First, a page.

The Hart’s Long Life

He hit a deer on the road late at night. What happened next will amaze you

The yeares that consummate the age of men,

Spin out three times two and nine times ten:

The prattling Crow nine times as aged growes:

The Harts long life foure times exceeds the Crowes.

—Ausonius, Eclogues 5.1-4 (trans. Sandys)

I remember, years ago, flipping a canoe and being surprised by the force of the river. It was twilight, and the river was at flood stage. The current spun us sideways against a submerged rock. The water tipped us over inexorably, yet so smoothly that I had the presence of mind to say calmly to my brother-in-law, who was in the back of the boat, “Here we go.” 

Years later, I was driving my family back home after an evening at the house of our son’s friend. It was dark, early March. The kids were asleep in the back seat; my wife and I were talking about our three-year-old son.

“How was he in the basement?” Sara asked, resting her head against the dark glass window.

I frowned. “He pushed over Elaine, I think because he wanted to play with the train set and didn’t know how to ask. It happened pretty fast, so it’s hard to say.”

“Did she get hurt? I didn’t hear any crying.”

I could only barely see the dark spring cornfields beyond Sara’s head.

“Well,” I said, “that’s because she fell against a yoga ball, and then he ran to the drum set to pound on the bass drum, and then he leapt on top of the coffee table to roar.”

Oscar roared because he had trouble articulating. We had him in speech therapy.

“What did you do?”

When Oscar roared, he would leap up on furniture and slowly rotate his head in a jagged ovoid patter, like a tyrannosaurus howling over a fresh kill. His roars were frantic, not staged. As he roared, I would stare at him, incapable of speech.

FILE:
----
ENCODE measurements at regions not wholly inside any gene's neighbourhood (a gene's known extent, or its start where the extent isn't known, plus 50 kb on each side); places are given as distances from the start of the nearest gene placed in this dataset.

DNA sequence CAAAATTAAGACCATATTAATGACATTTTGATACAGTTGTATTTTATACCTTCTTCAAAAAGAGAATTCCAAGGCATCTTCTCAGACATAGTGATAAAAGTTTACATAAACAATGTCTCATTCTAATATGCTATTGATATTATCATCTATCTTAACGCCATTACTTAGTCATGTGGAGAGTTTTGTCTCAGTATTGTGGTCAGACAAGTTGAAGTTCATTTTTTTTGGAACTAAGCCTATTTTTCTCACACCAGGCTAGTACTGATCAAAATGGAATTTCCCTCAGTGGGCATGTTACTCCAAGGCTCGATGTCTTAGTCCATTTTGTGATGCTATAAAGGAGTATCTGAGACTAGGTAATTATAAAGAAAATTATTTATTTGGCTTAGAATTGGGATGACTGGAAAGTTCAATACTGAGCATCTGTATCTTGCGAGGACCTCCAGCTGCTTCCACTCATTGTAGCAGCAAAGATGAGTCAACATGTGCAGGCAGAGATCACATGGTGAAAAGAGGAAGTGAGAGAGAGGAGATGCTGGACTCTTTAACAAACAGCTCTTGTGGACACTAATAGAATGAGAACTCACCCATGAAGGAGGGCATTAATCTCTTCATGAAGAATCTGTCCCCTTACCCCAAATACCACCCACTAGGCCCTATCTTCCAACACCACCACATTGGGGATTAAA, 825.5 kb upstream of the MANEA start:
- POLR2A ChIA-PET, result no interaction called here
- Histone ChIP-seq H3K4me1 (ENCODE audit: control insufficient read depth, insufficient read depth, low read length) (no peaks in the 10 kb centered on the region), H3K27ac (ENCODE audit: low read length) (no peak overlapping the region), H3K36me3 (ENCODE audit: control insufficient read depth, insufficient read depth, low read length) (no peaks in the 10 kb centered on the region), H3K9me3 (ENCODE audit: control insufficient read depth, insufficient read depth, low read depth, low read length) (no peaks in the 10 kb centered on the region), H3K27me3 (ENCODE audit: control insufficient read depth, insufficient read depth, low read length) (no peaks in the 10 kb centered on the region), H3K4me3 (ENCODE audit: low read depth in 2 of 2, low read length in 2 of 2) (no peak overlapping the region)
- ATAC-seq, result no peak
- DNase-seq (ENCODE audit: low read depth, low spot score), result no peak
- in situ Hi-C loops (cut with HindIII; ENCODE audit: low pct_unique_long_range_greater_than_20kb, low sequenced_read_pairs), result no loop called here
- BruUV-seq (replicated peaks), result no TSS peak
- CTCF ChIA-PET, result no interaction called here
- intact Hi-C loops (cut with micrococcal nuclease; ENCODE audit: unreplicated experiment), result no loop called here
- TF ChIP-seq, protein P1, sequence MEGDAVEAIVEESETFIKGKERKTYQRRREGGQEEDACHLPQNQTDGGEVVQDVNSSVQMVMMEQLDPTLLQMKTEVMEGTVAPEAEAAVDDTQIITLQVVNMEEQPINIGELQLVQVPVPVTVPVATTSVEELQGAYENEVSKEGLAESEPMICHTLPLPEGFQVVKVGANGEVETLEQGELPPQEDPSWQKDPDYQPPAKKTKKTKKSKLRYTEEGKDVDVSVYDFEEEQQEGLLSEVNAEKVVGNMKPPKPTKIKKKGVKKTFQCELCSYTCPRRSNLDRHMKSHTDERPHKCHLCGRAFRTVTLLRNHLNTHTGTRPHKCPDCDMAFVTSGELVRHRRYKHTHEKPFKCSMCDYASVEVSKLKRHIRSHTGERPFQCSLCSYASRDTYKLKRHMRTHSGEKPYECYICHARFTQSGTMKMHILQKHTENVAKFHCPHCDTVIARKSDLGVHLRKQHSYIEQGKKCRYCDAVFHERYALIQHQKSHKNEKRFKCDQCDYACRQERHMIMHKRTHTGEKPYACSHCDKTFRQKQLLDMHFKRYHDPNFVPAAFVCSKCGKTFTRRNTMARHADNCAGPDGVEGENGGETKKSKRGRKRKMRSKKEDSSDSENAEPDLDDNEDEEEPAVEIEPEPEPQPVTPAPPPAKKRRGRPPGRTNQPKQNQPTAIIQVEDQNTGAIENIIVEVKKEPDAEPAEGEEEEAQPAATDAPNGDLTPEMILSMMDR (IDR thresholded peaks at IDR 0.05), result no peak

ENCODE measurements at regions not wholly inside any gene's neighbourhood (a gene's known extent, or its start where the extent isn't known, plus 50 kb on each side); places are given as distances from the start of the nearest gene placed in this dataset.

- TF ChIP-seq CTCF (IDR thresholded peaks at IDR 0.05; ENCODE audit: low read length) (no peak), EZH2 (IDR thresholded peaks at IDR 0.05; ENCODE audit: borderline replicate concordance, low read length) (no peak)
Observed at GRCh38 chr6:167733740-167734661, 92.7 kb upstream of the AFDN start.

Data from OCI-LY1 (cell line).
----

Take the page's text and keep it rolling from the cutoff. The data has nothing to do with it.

Sara knew I had done nothing, and I knew she was criticizing my paralysis. We both felt the need to do something, but we had no idea what to do. I felt—we both felt, I think—cut off from our son, and from each other, increasingly swept apart by currents we couldn’t control.

Suddenly, Sara shouted, “Deer!”

I was hot from our discussion; I barely registered that a buck was staring me down.

I swerved.

I braked.

The buck thumped and rolled off our passenger side headlight as I skidded to a halt. Sara popped on the flashers. I got out and looked at the front of the car. It looked unmarked. Not a scratch, not a dent. There was only a small tuft of brown hair affixed to the headlight.

I got back in the car. “The car is fine.”

I had just started driving again when Sara said, “I want the deer.”


This was a surprise to me. On the other hand, I was on partial layoff at work, so starting in January, there would be basically no money for food. We’d have enough money to pay our regular bills and my gas for work, and then we’d have a hundred dollars or so left over. We were underwater on our mortgage and sinking.

As she said, “I want . . . ,” I felt our life pulled along by massive, unseen forces. I slowed the car, drifted to the shoulder. We’d gone maybe two hundred yards from where I’d hit the deer.

“Really?” I asked my wife.

“Don’t you think so?” She looked at the side of my face. “We should go back and see if it’s dead.”

I stared at the road. “You want me to turn around and look for the deer?” I still kind of couldn’t believe she meant it.

“Yes.” She added, “Do something.”

“Ok.” I turned around in a farm drive at the western edge of the cornfield, drove back the length of the road to the curve we had come around, and turned around again, and then we drove along the ditch. Sara took my iPod and used it as a flashlight.

“There it is,” she said finally.

We stopped, and there was a buck in the ditch, the tall prairie grass flattened all around. It wasn’t moving.